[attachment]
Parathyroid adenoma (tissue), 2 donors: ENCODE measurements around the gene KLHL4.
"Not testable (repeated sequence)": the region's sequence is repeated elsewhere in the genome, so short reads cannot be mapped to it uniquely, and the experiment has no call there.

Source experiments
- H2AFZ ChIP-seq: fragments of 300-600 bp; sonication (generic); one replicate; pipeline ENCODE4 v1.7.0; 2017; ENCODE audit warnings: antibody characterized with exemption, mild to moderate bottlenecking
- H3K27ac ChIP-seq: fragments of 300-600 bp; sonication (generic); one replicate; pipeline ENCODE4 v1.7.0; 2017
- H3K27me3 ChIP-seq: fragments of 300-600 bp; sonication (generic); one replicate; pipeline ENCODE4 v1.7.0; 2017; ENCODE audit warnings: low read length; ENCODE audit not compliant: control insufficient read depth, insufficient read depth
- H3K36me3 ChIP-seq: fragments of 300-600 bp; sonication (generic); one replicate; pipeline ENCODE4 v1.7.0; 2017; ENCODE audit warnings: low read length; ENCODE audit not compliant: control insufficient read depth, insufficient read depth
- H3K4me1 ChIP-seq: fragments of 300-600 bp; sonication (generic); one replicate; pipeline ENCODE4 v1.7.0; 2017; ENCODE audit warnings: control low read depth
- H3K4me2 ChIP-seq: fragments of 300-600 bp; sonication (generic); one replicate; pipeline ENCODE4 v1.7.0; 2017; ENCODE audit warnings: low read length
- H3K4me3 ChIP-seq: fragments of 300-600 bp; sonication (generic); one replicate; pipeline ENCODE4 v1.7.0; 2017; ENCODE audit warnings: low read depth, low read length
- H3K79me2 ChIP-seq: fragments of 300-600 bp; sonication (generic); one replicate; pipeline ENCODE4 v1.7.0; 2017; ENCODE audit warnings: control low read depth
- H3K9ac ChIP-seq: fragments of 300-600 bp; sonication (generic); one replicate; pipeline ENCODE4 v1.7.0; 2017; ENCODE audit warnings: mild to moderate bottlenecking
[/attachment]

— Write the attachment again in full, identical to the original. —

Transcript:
Parathyroid adenoma (tissue), 2 donors: ENCODE measurements around the gene KLHL4.
"Not testable (repeated sequence)": the region's sequence is repeated elsewhere in the genome, so short reads cannot be mapped to it uniquely, and the experiment has no call there.

Source experiments
- H2AFZ ChIP-seq: fragments of 300-600 bp; sonication (generic); one replicate; pipeline ENCODE4 v1.7.0; 2017; ENCODE audit warnings: antibody characterized with exemption, mild to moderate bottlenecking
- H3K27ac ChIP-seq: fragments of 300-600 bp; sonication (generic); one replicate; pipeline ENCODE4 v1.7.0; 2017
- H3K27me3 ChIP-seq: fragments of 300-600 bp; sonication (generic); one replicate; pipeline ENCODE4 v1.7.0; 2017; ENCODE audit warnings: low read length; ENCODE audit not compliant: control insufficient read depth, insufficient read depth
- H3K36me3 ChIP-seq: fragments of 300-600 bp; sonication (generic); one replicate; pipeline ENCODE4 v1.7.0; 2017; ENCODE audit warnings: low read length; ENCODE audit not compliant: control insufficient read depth, insufficient read depth
- H3K4me1 ChIP-seq: fragments of 300-600 bp; sonication (generic); one replicate; pipeline ENCODE4 v1.7.0; 2017; ENCODE audit warnings: control low read depth
- H3K4me2 ChIP-seq: fragments of 300-600 bp; sonication (generic); one replicate; pipeline ENCODE4 v1.7.0; 2017; ENCODE audit warnings: low read length
- H3K4me3 ChIP-seq: fragments of 300-600 bp; sonication (generic); one replicate; pipeline ENCODE4 v1.7.0; 2017; ENCODE audit warnings: low read depth, low read length
- H3K79me2 ChIP-seq: fragments of 300-600 bp; sonication (generic); one replicate; pipeline ENCODE4 v1.7.0; 2017; ENCODE audit warnings: control low read depth
- H3K9ac ChIP-seq: fragments of 300-600 bp; sonication (generic); one replicate; pipeline ENCODE4 v1.7.0; 2017; ENCODE audit warnings: mild to moderate bottlenecking